For some candidates this is the most important criterion and for others it ranks near the bottom. Regardless of cost’s importance to you as a candidate, a sound cost strategy is vital in school selection and will be inherently tied to your return on investment. Candidly, before you approach the impact of cost in deciding on a target school, you need to assess the impact of cost from the degree and program type perspectives. This is because a Master’s in Data Analytics and a Master’s in Education, as an example, will differ substantially in post-graduate compensation, payback period, and return on investment. As a result, you may be willing to go further into debt for that Master’s in Data Analytics than you would for a Master’s in Education.
Additionally, pursuing a graduate degree from an online or one-year master’s program will cost substantially less in both tuition and opportunity cost than pursuing a two-year, full-time program. But even if two programs have the exact same duration, they may differ substantially in cost based on location, public or private status, and prestige (higher-tier programs often pay their professors more money, which will increase tuition costs).
For many upper-echelon schools, candidates are accepted need-blind, meaning that their chances of acceptance aren’t affected by whether they can actually afford to go. So although financial constraints may not be a hurdle in admissions, they may result in substantial debt accumulation.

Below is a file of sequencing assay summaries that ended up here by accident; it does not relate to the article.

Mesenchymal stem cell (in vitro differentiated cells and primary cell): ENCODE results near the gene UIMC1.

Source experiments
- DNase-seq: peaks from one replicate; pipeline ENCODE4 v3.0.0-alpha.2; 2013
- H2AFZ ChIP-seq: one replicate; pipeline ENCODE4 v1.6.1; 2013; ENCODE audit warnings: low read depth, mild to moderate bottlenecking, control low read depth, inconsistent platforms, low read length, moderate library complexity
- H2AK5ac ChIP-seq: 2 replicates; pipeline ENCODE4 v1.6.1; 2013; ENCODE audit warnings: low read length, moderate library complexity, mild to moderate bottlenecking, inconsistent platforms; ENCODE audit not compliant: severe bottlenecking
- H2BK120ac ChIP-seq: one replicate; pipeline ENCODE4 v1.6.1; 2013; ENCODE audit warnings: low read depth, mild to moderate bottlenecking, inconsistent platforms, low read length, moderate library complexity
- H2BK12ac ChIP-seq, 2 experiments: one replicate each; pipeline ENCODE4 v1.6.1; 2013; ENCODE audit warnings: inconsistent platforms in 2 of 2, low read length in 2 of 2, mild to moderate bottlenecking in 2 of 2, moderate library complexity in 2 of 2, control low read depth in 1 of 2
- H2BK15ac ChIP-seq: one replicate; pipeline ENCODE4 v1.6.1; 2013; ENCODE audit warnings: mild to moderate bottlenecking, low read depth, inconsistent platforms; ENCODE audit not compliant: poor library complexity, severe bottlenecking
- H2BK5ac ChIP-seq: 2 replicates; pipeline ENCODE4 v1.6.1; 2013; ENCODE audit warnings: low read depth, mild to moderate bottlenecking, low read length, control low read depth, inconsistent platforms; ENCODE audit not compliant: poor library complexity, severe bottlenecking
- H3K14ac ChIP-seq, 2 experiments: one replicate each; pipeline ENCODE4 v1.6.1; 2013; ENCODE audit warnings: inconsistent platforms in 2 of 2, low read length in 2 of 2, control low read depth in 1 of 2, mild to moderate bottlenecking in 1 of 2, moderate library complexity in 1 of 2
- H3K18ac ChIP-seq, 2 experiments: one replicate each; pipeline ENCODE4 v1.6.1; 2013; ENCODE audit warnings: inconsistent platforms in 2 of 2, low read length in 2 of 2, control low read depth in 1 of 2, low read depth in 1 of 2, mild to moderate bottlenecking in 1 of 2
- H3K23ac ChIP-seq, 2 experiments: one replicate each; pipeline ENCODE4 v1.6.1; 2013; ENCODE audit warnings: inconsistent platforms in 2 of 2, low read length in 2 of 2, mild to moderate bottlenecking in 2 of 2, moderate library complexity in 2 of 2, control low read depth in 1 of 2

Often, the consideration of cost hinges on two questions. First: Can you literally afford this graduate school? Often a stipend or a scholarship can defray the cost. And second: Do you believe that the benefits, both tangible and intangible, warrant the cost of this graduate school? In some respects, the first question is the easier one to answer. It’s a binary choice, and the relevant factors can easily be mapped out in excel and studied with a pure focus on the numbers.
In contrast, the second question in nuanced, and depends upon your personal reasons for attending as well as how you weigh the other criteria (i.e., Who Hires & Who Recruits, Location & Setting, Ability to Get Accepted, etc.) You need to be reflective yet practical, ambitious yet realistic. It’s an area where applicants are often confused and should reach out to those whom they trust and can offer insight and perspective from experience. Admit.me is just one such resource.
Your strategy for selecting target schools will depend on how you utilize this two-part approach and how you incorporate the various criteria we’ve mentioned. Beyond knowing that you should select between a handful and a dozen schools (medical applicants withstanding) in order to optimize your admissions process, you must be clear on two things: First, your own motivation for pursuing a degree, and second, how the various criteria are prioritized in your own ranking system.
It is very unlikely that every one of your target schools will check every box. Your goal should be to simultaneously evaluate your many desires in regards to your entire set of possible schools, while ensuring that your ultimate choice meets your most closely held needs.